The Marigold Festival was held from 1971 through 2002 and returned in 2009. Funds from Marigold Festivals are used to beautify and improve the community. Past festivals funded renovations of several buildings, including the depot, furnished the building for the Winterville branch of the Athens Regional Library, built a playscape in the park, plus many other projects.

Early History of Clarke County & Winterville

The building of homes in what was to become Clarke County was delayed, as the 18th century neared its end, by the protests of many Indians that their leaders had signed away Indian lands without authorization. The treaties that had been signed extended only to the Oconee River. In a few year's time, however, part of America's westward movement gradually pushed from the Beaverdam Creek section of Oglethorpe County to the headwaters of Beaverdam (now the Winterville area), on to Trail Creek (now the airport-quarry area), to the east edge of the river, and then finally across into Athens.

Title to land in Clarke County in and surrounding Winterville appears to have passed in part to the following early settlers:

1. John Dardin and Stephen Heard (grant) to Isaer (Isaiah) Hales (sometimes Hailes) around 1800, to Thomson Pittard in 1816; adjacent property owners in 1816 included Needham Sorrel, James Hale, John Hales, John Simmons (?), and Jacob Born (Bowen?). Isaiah Hales was a Baptist minister who led 30 members of Beaverdam Baptist Church to constitute Trail Creek church, the first Baptist church in Clarke County but now extinct. It was located two or three miles from the Hales/Pittard property. A two-room house build in 1802 stood until a few years ago next to the home (865 Athens Road) now occupied (in 1971) by Virginia Williams, great-great-grandaughter of Thomson Pittard.

2. Needham and Josiah Norris, et al (grant 1798) to Humphrey Pittard, 1828; sold recently by his grandsons to Thomas J. Harrell and son. In an enclosure on the place are buried Sally Norris (1776 - 1864) Pittard, and some of their descendants. In 1859 Sarah Pittard deeded to the interdenominational Line Church the land on which the Winterville Methodist Church stands today.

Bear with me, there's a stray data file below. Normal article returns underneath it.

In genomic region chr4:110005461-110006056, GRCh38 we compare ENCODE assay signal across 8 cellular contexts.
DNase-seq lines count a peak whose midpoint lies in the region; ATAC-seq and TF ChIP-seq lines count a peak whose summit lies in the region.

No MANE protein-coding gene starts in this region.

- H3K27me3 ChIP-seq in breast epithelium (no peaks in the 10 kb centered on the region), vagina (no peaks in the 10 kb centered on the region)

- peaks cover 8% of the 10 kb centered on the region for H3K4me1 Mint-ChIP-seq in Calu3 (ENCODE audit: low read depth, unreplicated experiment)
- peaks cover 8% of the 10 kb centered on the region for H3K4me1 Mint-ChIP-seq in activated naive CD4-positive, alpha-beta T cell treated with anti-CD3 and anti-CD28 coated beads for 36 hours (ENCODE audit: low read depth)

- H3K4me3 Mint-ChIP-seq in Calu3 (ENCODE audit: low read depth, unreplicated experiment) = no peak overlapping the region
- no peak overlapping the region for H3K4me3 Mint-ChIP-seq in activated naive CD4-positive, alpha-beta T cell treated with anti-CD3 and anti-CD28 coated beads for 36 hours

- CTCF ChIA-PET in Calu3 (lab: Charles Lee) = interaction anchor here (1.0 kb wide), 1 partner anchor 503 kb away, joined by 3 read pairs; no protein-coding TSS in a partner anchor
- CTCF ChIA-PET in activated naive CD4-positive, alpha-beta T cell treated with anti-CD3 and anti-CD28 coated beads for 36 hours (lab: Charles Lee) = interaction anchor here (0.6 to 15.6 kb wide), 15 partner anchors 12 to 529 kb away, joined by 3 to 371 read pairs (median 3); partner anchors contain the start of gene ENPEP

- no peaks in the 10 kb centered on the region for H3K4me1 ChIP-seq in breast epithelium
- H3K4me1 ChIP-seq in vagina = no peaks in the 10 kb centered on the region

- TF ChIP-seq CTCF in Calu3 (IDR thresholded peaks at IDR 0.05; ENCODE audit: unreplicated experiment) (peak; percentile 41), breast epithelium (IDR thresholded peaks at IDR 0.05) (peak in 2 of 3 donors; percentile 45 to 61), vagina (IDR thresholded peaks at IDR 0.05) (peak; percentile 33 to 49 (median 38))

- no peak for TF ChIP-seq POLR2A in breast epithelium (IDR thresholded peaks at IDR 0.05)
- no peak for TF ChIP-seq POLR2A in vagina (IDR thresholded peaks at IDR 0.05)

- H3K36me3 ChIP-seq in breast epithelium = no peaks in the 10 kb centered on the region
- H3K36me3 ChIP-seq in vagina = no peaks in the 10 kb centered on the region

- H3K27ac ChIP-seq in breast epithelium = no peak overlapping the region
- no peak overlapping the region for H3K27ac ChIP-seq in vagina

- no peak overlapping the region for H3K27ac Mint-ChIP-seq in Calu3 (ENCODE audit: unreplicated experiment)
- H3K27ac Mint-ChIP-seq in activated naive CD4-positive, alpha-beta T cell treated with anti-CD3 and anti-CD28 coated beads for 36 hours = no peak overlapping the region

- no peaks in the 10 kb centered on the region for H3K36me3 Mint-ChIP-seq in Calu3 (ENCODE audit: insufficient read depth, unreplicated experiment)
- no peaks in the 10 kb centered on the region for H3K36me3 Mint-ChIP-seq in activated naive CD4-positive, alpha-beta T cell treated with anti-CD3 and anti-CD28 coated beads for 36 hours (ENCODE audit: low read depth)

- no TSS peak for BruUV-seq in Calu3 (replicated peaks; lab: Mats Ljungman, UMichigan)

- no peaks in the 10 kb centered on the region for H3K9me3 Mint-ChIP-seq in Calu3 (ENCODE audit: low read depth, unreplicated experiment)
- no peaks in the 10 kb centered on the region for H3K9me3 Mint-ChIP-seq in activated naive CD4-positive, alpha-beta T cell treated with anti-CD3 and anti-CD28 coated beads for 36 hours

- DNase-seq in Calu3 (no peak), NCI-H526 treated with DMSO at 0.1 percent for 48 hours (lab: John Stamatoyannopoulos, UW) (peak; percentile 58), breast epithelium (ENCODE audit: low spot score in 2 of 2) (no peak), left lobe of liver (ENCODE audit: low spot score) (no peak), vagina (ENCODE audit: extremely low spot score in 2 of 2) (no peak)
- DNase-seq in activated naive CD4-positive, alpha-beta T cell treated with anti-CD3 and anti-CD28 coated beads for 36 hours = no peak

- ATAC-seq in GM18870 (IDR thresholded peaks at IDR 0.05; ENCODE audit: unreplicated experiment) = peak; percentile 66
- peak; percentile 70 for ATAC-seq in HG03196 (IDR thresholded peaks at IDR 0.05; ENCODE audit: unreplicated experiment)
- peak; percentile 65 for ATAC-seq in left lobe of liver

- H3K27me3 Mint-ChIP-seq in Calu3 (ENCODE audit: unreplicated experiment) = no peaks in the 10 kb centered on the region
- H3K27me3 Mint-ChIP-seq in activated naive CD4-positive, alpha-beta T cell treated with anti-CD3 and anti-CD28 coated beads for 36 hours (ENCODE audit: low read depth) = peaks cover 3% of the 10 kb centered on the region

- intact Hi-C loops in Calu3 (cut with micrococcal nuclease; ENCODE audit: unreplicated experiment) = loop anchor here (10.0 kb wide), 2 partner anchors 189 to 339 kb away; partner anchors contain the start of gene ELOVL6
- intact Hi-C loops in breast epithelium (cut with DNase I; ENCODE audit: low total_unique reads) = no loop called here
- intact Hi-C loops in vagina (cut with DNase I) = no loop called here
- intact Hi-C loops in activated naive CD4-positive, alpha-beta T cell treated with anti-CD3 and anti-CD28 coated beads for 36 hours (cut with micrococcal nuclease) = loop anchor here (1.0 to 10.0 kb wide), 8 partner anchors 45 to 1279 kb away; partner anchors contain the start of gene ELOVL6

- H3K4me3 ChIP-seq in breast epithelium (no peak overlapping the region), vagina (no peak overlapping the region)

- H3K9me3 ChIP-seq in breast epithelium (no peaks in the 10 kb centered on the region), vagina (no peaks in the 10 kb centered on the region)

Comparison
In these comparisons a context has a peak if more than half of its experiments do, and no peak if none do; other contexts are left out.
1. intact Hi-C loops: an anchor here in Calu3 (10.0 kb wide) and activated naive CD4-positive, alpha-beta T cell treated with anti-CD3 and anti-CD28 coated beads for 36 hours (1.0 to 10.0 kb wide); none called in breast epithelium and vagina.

3. Count d'Estaing (grant) to Madame Gouvain (in exchange for her West Indies holdings), to William F. Matthews, to others, to H.e. Wood. The Murrelle home on Spring Valley Road is on William Matthews land that extended to Hull.

An undated marker, placed by the DAR, identifies the grave of Revolutionary soldier, Hiram Howard, a son of Priscilla Farrar Howard and a brother of Abel Howard, of Oglethorpe County. Hiram probably died about 1822. The grave is on a curve of Suddeth Street and is well kept by the J. R. Dawsons, with a clump of day lilies growing around it. The place is part of the land bought by William Alexander Nabers (1798 - 1887) from Thomson Pittard in 1835. Mrs. Dawson and Mrs. David (Zuma Nabers) Johnson are two of the descendants of William Alexander and Sara Hancock Cheatham Nabers who are living (at time of this article) on parts of the old home place. A son of W.A. and Sara Nabers was Jacob Anthony Nabers, M.D. (1854 - 1905).

Other names that appear in early accounts are Barnett, Bolton, Eberhart, England, Hutchenson, Noell, Smith, Strong, and Whitehead (the last-named being a Baptist couple with the good Methodist.

Winterville's Town Square
wintervillesquare.jpg
 

Land for Winterville's town square was donated by an early settler, Sarah Hart Pittard in the 1800s.
 

Why not take a walking tour of Winterville's beautiful town square and Church Street?
 

Inez Edward's Store

Early Store

Inez Edwards' first store was located in front of the public works/volunteer fire department building near the square.

The Pittard Family

Early Settlers

Members of the Pittard family

City of Winterville * P.O. Box 306 * Winterville * GA * 30683 * cityofwinterville.com